Everyone seems to love Vietnamese Salad Rolls with Nuoc Cham dipping sauce. I too love these crunchy salad rolls bursting with the flavour of fresh herbs and vegetables that are all naturally gluten free.
At a recent hands-on cooking class featuring rice noodles students made these salad rolls. Everyone finds them a bit of a challenge at first but once they roll up a few and figure out how much filling to use they come together easily. You might want to eat the first few you make in case they don’t look as good as you would like them to.
I suggest you make them for yourself a few times before you serve them to friends. This way you will be reminded how important the prep is and will get the hang of working with rice paper. Then you can even invite your friends to roll them up with you, a great party activity!
I like to prepare all the ingredients including the nuoc cham sauce the day before I make and serve my salad rolls to company. This way assembling them isn’t too much work. I line up all the containers on the counter; soft rice vermicelli, grated carrot, chopped lettuce, cooked shrimp and fresh herbs. Then I get a large bowl with hot water for soaking the rice paper (I know exactly which bowl to use for this purpose) and my little assembly line is ready.
You can vary the fillings to suit your taste. Try chopped red or yellow peppers, finely julienned jicama sticks or cucumber, juicy mango, bean sprouts and any protein like chicken, pork or salmon.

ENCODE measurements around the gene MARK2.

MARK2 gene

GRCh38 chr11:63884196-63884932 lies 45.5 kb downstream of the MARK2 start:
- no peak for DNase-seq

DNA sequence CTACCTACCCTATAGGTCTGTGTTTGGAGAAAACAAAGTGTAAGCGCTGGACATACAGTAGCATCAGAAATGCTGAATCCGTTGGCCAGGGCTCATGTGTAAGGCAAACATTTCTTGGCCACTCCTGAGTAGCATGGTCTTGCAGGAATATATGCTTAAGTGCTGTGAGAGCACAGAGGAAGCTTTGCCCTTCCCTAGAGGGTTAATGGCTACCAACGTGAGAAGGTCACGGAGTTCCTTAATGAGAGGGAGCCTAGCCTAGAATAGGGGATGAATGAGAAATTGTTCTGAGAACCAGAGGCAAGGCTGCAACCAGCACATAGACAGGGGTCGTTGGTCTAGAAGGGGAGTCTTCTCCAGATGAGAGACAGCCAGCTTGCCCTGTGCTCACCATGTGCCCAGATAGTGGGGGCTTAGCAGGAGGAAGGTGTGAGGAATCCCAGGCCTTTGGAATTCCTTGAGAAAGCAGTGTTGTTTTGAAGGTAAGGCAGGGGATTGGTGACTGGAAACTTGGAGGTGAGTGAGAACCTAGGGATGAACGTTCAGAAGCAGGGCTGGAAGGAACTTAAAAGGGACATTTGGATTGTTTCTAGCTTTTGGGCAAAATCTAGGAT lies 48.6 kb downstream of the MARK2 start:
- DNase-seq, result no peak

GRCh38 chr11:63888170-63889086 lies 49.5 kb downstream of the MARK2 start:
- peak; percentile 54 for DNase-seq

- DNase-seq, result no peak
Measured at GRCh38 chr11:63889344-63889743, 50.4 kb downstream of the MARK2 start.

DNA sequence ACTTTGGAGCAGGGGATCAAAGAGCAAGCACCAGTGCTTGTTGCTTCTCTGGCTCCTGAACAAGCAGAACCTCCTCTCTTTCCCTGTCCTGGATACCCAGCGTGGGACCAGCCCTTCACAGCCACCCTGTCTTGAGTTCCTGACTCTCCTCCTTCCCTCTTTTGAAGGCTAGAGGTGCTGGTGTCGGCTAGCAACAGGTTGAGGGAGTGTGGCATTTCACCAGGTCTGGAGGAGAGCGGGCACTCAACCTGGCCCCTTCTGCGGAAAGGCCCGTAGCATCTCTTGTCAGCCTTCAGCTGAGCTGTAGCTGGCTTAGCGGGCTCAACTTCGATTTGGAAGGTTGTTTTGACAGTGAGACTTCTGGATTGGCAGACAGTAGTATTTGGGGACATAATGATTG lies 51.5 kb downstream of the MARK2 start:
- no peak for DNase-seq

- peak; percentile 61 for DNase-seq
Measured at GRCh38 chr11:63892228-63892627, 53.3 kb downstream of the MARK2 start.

Rice paper wrappers are made from a mixture of rice flour, water and salt then rolled and dried into very brittle, thin shapes. The round papers are used for salad rolls and spring rolls, while the triangular ones are traditionally used at the table to wrap grilled foods. The wrappers are often sold in hard plastic containers and should be stored flat in the container or an air tight plastic bag. If left open they will curl up and loose their shape.
To use them soften sheets one at a time in hot water. Slip the wrapper into the water for a few seconds until it becomes flexible enough to work with. Place the wrapper on the counter or a cutting board and add a small amount of filling on the bottom third of the wrapper. Fold the bottom up to cover the filling. Then fold the two sides into the middle. Now roll the filling up until you have a small sausage shape roll.
I roll up about 12 or 24 salad rolls at a time depending on the occasion. Place them in a single layer on a tray and cover with plastic wrap. They can be stored in the fridge for up to 8 hours before serving.
Salad rolls can be served whole or cut in half. You can garnish your plates or platter with the fresh herbs that you used in the filling. When I want an idea for a different presentation I just type the name of my recipe into the Google Images search bar and voila, more ideas than I have time to look at. I hope you’ll give them a try!
|rice paper wrappers|
|cooked shrimp, halved horizontally (3 halves per salad roll)|
|fine rice noodles|
|lettuce, finely shredded|
|carrot, finely shredded|
|cilantro, Thai basil and/or mint leaves|
|NUOC CHAM DIPPING SAUCE|
|½ tsp crushed chiles|
|½ Tbsp vinegar|
|½ cup fish sauce|
|¼ cup lime juice|
|¾ cup warm water|
|½ small carrot, shredded|
|2 cloves garlic, minced|
|½ cup sugar|
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